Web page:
Jude then goes on to admonish us to snatch others from the fire. According to Bible commentator Warren Wiersbe, these are people who have left our Christian fellowship and are now part of an apostate, or false teaching, group. What is our responsibility to them?
We might be led to think we have no responsibility at all. “Who am I to tell them what they think is wrong?” It’s a refrain I’ve heard from quite a few long-time Christians. But who are we? We are the recipients of the greatest sacrifice of all eternity. A gift that has always been meant to be shared.
I tell you a cold-hearted Christian makes worldlings think that Christianity is a lie. Charles Spurgeon
I have friends who consider themselves “spiritual” but not “religious.” What I’ve come to understand is the word “religious” is actually a substitute for believing that Jesus is the one and only Savior. Usually in the same conversation I hear “who am I to say there’s only one path to God?”
If we are not secure enough in our own faith and the Word of God, we won’t have an answer. We may not be responsible for someone’s heart decision but it is clear that we are responsible for knowing that Jesus is the Way. And that knowledge is not to be held in a lockbox. Jesus isn’t for some people. He is for all people – every race, creed, and nationality.
With truth plus love we can stand for God in the face of our “spiritual” friends. When the opportunity arises in conversation, we must see it as God’s open door. And if we refuse to take the step through the door, we must then accept some responsibility for that person’s place in eternity.
If you want to destroy a man you need not teach him to drink or swear: keep back the gospel from him. Be in his company and never say a word for Christ. Be where you ought to speak and be sinfully silent, and who knows how much blood will be laid to your door. Charles Spurgeon
Our burden is to do God’s bidding. Not for God to do ours. How many times have you had the opportunity to speak God’s truth yet shrunk back in fear of reprisal or embarrassment?
And so, we come to the last person described by Jude. The person or people to whom we should show mercy mixed with fear. Not many of us are equipped to deal with false teachers or with their ardent followers. These days people have turned from the religion of God to the religions of the environment, of self-love, of wokeness, of the state, and so on. And their followers are admirably zealous. To stick a Christian toe into the mind of one of these believers can be quite dangerous. But that doesn’t mean God wants us to forget about them.
The very fact that there is a Christ at all means that there was one who cared for others, and that our Lord became a man means that he loved his enemies and came here to rescue those who rebelled against his authority. Charles Spurgeon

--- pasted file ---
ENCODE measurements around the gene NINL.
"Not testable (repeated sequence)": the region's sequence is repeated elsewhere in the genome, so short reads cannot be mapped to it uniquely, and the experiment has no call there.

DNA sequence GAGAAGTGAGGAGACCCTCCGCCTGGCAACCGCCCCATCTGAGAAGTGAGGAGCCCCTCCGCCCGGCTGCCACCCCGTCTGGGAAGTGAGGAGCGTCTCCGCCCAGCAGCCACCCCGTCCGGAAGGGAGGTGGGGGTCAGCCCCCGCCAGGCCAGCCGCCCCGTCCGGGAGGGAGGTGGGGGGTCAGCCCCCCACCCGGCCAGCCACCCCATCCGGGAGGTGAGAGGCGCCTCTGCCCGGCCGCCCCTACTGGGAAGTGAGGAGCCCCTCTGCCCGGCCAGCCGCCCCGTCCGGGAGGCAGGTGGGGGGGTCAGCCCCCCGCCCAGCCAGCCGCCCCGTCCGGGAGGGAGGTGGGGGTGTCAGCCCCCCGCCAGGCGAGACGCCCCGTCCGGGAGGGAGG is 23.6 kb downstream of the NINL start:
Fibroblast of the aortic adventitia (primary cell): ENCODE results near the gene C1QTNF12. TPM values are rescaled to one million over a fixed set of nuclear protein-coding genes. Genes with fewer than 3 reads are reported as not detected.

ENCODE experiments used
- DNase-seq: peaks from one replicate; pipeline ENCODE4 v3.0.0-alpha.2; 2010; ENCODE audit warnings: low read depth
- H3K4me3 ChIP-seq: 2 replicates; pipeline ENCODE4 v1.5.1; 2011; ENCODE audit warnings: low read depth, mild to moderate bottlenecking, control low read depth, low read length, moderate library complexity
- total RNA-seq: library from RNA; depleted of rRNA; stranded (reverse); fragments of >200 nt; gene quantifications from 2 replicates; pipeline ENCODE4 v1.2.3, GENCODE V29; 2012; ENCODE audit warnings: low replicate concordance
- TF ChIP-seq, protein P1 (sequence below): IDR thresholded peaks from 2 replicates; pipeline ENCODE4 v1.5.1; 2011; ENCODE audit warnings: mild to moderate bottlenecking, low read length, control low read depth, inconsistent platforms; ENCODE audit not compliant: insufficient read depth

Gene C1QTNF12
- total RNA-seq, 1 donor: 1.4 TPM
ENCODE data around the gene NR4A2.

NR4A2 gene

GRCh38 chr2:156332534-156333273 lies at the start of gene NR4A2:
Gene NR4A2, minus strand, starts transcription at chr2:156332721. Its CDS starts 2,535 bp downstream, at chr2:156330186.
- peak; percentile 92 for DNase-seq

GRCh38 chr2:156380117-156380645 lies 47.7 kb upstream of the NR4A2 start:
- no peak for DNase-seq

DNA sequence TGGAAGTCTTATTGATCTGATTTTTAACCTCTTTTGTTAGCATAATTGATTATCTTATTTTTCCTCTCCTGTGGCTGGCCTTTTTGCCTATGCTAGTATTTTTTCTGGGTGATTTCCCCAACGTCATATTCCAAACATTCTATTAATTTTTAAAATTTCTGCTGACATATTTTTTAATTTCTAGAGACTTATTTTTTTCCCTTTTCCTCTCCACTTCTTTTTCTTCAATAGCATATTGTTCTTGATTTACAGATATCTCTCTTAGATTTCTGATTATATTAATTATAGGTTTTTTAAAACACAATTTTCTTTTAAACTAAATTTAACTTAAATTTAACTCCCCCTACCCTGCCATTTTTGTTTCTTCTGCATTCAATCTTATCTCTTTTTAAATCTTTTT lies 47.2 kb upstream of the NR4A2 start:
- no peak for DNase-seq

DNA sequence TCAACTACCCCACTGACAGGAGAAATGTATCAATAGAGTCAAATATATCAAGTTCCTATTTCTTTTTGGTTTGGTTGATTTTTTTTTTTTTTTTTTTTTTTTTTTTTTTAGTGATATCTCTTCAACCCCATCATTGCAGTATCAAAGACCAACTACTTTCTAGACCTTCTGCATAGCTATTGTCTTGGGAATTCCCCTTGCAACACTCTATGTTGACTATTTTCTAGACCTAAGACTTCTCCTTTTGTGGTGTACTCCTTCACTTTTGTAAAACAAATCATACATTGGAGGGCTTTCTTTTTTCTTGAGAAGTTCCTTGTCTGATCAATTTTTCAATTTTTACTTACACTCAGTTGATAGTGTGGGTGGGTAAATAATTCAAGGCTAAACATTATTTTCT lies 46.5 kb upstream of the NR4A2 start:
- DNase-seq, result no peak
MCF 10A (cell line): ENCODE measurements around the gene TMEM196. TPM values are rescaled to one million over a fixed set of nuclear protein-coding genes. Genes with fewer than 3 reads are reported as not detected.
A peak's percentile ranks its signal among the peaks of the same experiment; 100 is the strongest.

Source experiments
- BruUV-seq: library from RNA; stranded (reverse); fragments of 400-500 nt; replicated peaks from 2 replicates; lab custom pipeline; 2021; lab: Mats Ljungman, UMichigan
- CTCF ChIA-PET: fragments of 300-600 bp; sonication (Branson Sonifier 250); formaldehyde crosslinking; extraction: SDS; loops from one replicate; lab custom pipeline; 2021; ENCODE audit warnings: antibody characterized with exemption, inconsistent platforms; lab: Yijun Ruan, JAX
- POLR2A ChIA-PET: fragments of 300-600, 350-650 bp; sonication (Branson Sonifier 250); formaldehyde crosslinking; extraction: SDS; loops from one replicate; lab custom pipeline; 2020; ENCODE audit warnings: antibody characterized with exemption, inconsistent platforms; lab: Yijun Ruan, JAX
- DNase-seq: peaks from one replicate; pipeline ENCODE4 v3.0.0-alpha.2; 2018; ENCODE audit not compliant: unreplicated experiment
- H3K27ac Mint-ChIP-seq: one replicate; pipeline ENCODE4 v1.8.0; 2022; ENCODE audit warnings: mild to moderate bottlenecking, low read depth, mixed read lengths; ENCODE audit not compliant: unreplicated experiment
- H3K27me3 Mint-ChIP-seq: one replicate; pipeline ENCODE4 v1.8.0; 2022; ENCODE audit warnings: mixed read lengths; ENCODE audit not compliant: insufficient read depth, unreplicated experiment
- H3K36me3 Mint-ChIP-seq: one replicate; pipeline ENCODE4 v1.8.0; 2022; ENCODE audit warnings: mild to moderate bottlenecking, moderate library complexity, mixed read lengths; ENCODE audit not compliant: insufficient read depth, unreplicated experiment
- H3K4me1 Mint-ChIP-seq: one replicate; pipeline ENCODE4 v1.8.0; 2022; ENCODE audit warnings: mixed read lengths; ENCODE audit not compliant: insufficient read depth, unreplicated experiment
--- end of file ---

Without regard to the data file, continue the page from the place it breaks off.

I was praying the other day for something I realized later was wrong thinking. I prayed that this blog would have a larger audience. That same day I watched a video by a pastor from Colorado titled, “What does the Bible say about homosexuality.” It was a great deep dive into related scripture. And then came the comments. I will summarize them by saying his responses to the vitriol were very Christ-like. Notice the title wasn’t, “What I think about homosexuality.” And yet the personal attacks were disturbing. In reading his responses I realized that in no way am I prepared to dive into that pool.
So, what is our responsibility in situations like these? Again, if God opens the door, He will also have your back. But if He doesn’t, He always asks us to pray for others. Knowing who and what we need to pray requires us to be mature in our faith. We need to pray fervently for the saving of souls.
And, you saved ones, you owe much to God, but do not think that you are saved for your own especial benefit alone. Charles Spurgeon
The gathering of souls for God should be every, single Christian’s mission in life. Starting first in our homes, then amongst our friends, our neighbors and then the world. We may not always have a one-on-one conversation but we can always pray. We can give with open hands to mission programs. Most importantly, we should always be asking God, “who can I help you save today?” And then walk through that door.
The Charles Spurgeon quotes used in this blog come from the sermon titled, “Am I My Brother’s Keeper.” Check it out and be energized for our mission of sharing the gospel!